Editorials

Rhabdomyolysis

BMJ 2003; 327 doi: https://doi.org/10.1136/bmj.327.7407.115 (Published 17 July 2003) Cite this as: BMJ 2003;327:115

This article has a correction. Please see:

  1. Russell Lane, consultant neurologist (r.lane@imperial.ac.uk),
  2. Malcolm Phillips, consultant nephrologist
  1. Charing Cross Hospital and Imperial College, London W6 8RF

    Has many causes, including statins, and may be fatal

    The dramatic title—Rhabdomyolysis: the hidden killer—given to a recent review of this condition emphasised that dissolution of striated muscle fibres, with leakage of muscle enzymes, myoglobin, potassium, calcium, and other intracellular constituents, can occur in anyone under particular circumstances and that the consequences can be severe and sometimes fatal.1 There are no prospective studies of the incidence of rhabdomyolysis and many mild cases probably go unrecognised.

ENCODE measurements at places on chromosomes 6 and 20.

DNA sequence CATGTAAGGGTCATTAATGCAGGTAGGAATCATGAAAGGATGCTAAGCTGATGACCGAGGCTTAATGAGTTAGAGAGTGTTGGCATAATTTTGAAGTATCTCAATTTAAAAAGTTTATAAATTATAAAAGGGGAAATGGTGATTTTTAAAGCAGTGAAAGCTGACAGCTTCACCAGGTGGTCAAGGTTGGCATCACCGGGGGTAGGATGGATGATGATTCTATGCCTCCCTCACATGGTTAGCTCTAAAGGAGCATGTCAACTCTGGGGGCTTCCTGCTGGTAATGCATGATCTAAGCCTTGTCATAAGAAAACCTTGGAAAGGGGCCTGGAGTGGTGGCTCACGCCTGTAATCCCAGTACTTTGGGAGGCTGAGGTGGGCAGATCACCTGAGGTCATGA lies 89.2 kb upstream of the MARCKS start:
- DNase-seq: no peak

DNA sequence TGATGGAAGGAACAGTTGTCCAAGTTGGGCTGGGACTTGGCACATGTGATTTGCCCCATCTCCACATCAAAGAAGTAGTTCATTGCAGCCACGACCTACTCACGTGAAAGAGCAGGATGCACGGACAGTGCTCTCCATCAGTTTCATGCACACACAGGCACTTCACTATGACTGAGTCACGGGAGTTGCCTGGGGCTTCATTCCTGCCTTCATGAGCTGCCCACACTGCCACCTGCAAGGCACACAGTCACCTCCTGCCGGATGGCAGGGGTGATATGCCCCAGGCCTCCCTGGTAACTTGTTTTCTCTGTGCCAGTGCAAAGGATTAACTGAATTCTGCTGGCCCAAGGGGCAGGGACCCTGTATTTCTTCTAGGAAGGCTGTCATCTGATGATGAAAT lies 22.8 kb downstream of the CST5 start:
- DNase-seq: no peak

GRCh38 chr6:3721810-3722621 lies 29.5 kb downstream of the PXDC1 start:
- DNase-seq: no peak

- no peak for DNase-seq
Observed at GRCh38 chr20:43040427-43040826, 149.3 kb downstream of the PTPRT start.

Rhabdomyolysis is defined as an acute increase in serum concentrations of creatine kinase to more than five times the upper normal limit—and when myocardial infarction has been excluded as a cause (CK-MB fraction less than 5%). Visible myoglobinuria (tea or cola coloured urine) occurs when urinary myoglobin exceeds 250 μg/ml (normal < 5 ng/ml), corresponding to the destruction of more than 100 g of muscle.2 3 Myoglobinuria can be inferred by a positive urine dipstick test for haem, in the absence of red cells on microscopic examination of urine.

    The causes of …

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